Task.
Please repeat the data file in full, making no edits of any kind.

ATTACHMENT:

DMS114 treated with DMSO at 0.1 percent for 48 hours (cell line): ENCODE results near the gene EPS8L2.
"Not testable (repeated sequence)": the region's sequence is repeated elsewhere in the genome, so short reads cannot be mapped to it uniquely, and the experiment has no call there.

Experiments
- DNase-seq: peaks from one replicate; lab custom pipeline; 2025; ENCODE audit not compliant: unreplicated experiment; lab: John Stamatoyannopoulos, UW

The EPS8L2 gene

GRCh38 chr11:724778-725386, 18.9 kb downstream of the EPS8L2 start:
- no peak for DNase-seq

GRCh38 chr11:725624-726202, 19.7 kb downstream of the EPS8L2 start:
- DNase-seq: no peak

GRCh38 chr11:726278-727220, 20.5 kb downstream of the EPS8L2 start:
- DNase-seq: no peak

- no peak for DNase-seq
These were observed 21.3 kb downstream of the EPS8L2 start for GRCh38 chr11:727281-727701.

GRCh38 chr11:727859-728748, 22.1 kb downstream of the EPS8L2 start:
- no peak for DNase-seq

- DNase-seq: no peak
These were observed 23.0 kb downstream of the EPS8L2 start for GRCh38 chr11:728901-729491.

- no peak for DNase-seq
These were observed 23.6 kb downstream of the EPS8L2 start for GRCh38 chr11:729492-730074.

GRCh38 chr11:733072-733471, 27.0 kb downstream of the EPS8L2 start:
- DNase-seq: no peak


DMS114 treated with DMSO at 0.1 percent for 48 hours (cell line): ENCODE results near the gene EPS8L2.
"Not testable (repeated sequence)": the region's sequence is repeated elsewhere in the genome, so short reads cannot be mapped to it uniquely, and the experiment has no call there.

Experiments
- DNase-seq: peaks from one replicate; lab custom pipeline; 2025; ENCODE audit not compliant: unreplicated experiment; lab: John Stamatoyannopoulos, UW

The EPS8L2 gene

GRCh38 chr11:724778-725386, 18.9 kb downstream of the EPS8L2 start:
- no peak for DNase-seq

GRCh38 chr11:725624-726202, 19.7 kb downstream of the EPS8L2 start:
- DNase-seq: no peak

GRCh38 chr11:726278-727220, 20.5 kb downstream of the EPS8L2 start:
- DNase-seq: no peak

- no peak for DNase-seq
These were observed 21.3 kb downstream of the EPS8L2 start for GRCh38 chr11:727281-727701.

GRCh38 chr11:727859-728748, 22.1 kb downstream of the EPS8L2 start:
- no peak for DNase-seq

- DNase-seq: no peak
These were observed 23.0 kb downstream of the EPS8L2 start for GRCh38 chr11:728901-729491.

- no peak for DNase-seq
These were observed 23.6 kb downstream of the EPS8L2 start for GRCh38 chr11:729492-730074.

GRCh38 chr11:733072-733471, 27.0 kb downstream of the EPS8L2 start:
- DNase-seq: no peak